Group of 20 Struggles for Meaningful Closure

SEOUL, South Korea — The Group of 20 meeting on Thursday struggled to agree on meaningful action to rebuild the global economy as a crisis erupted in Ireland, pushing its bond spreads out to a record over Germany and infecting Spain and Portugal.

Even as U.S. President Barack Obama voiced confidence that the leaders would agree on steps for more balanced and sustainable global growth, financial markets sold vulnerable euro-zone bonds and shares of British bank RBS.

At the summit, European Commission President Jose Manuel Barroso said the European Union had the tools to help Ireland, but he did not commit to a fresh course of action that could reassure nervous investors. "What is important to know is that we have all the essential instruments in place in the European Union and euro zone to act if necessary, but I am not going to make any speculation," he told reporters.

The G20 summit, billed as a forum where rich nations struggling with the recent global financial crisis could ink a new world order with emerging economic powerhouses like India and China, appeared set to agree to little of substance, as policymakers preferred to avoid damaging disagreements.

"The real issue is given that it is a problem, how do we coordinate policy? I don't think you should be too demanding … because such policy coordination has never been attempted before," Indian chief G20 negotiator Montek Singh Ahluwalia told Reuters.

Struggling to recapture the unity forged in the throes of the global economic crisis two years ago, the G20 club of rich and emerging economies had hoped to use the summit to soothe tensions over foreign exchange rates generated by imbalances between cash-rich exporting nations and debt-burdened importers.

But behind the scenes, negotiators squabbled over the language in a closing statement to be issued at the summit's conclusion on Friday. The final version may not venture far beyond agreements reached by G20 finance ministers last month, yet it was still proving difficult to agree on the wording.

A major irritant in the run-up to the meeting was the U.S. Federal Reserve's $600 billion bond buying spree to revive the economy. Former Fed Chairman Alan Greenspan stirred that pot, saying the United States was deliberately weakening the dollar. "The U.S. will never do that," U.S. Treasury Secretary Timothy Geithner shot back a few hours later in an interview with CNBC. "We will never seek to weaken our currency as a tool to gain competitive advantage or to grow the economy."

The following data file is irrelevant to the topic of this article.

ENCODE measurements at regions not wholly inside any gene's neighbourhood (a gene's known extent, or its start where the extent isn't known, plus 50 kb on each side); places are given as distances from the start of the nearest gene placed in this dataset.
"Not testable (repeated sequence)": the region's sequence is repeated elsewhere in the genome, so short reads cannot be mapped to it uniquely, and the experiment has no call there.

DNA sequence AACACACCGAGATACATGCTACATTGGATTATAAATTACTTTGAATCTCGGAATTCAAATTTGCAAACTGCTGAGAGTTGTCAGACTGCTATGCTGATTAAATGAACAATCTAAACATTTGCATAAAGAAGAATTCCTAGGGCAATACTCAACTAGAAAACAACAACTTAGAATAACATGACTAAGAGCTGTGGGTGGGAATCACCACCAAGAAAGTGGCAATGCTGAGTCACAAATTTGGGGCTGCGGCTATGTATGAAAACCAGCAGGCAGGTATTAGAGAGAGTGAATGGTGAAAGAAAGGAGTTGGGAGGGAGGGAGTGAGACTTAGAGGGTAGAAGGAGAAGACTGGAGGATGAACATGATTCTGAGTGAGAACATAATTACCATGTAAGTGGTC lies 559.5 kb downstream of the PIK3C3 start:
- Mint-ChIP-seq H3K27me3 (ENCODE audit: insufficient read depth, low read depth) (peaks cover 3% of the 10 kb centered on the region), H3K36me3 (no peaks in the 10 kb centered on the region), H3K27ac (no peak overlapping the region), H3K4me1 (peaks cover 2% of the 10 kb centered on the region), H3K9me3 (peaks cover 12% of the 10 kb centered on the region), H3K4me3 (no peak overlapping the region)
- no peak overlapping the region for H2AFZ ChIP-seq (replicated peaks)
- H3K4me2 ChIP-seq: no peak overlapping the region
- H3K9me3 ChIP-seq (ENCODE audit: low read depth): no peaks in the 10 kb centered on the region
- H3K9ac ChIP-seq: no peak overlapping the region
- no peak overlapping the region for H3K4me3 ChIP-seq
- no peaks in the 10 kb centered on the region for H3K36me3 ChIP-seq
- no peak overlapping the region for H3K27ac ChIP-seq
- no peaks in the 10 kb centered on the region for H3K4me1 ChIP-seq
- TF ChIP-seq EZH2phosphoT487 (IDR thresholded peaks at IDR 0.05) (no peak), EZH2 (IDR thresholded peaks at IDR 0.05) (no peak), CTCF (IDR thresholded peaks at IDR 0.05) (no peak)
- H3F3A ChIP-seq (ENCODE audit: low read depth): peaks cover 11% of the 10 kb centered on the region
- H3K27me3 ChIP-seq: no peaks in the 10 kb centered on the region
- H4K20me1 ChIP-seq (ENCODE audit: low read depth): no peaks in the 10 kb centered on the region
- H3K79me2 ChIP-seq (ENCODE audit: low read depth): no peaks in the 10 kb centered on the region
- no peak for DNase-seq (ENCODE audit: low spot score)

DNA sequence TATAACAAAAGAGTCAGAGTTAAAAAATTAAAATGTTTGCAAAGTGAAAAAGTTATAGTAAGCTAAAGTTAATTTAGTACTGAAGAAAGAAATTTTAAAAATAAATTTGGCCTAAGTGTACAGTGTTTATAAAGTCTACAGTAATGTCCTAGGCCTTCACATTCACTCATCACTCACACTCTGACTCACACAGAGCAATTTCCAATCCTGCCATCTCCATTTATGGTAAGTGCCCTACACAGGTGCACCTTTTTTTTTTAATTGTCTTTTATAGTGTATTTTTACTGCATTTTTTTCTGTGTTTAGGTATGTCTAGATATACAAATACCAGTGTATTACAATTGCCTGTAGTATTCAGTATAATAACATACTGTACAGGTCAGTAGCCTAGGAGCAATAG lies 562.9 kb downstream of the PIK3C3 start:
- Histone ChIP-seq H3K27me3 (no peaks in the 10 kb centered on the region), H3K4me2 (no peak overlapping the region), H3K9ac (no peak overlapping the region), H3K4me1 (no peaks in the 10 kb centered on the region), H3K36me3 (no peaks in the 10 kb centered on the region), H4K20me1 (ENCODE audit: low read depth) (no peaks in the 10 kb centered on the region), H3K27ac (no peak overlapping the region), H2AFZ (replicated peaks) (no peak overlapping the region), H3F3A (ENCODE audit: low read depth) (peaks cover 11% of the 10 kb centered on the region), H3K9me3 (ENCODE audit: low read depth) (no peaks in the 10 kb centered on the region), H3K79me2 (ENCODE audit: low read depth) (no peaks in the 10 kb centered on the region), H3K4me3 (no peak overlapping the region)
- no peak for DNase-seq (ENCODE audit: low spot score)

Geithner again criticized China's currency policies, saying the world's second largest economy risked stoking inflation pressures. China earlier reported that consumer price inflation had hit a 25-month high in October.

Obama, speaking after a meeting with South Korean President Lee Myung-bak, said he was confident that leaders would support a program for promoting balanced growth, building on a agreement reached at a G20 summit in Pittsburgh in 2009. "I don't think this is a controversial proposition," he said.

Thursday's agenda included dozens of bilateral meetings, but the summit officially starts with a working dinner on Thursday. On the sidelines, the United States and South Korea failed to reach accord on a stalled free trade deal, an embarrassment to both countries' leaders. Lee said a "little bit" of progress had been made since the October finance ministers' meeting in Gyeongju, South Korea, but deep divisions remained over how best to reduce current account imbalances.

A draft of the final communique obtained by Reuters showed that the leaders would back the idea of "indicative guidelines" for the reduction of current account imbalances. But they were undecided on whether these would be based on "measurable" indicators or more vaguely "quantitative and qualitative."

An idea floated by Geithner earlier for numerical targets to be set for for trade imbalances has now been taken off the table. The draft showed that G20 members would agree to "refrain from competitive devaluation" of currencies but were debating whether to include the words "competitive undervaluation," a reference to the U.S. view on China's currency policy.

China's yuan, also known as the renminbi, rose 0.25 percent on Thursday and has climbed almost 3 percent since Beijing loosened its grip on the tightly managed currency in June. Washington has welcomed the slow-but-steady appreciation, although it has said more movement is needed. By contrast, Ireland saw the spread over German bunds for its 10-year bonds hit 685 basis points for the first time as Ireland's fragile government battled to prove that it does not need a Greek-style rescue to help it reduce the worst budget deficit in Europe.

Elsewhere in Europe, austerity measures triggered new protests, with students in Britain rioting amid rising tuition costs, although in the South Korean capital there were only sporadic anti-G20 demonstrations.

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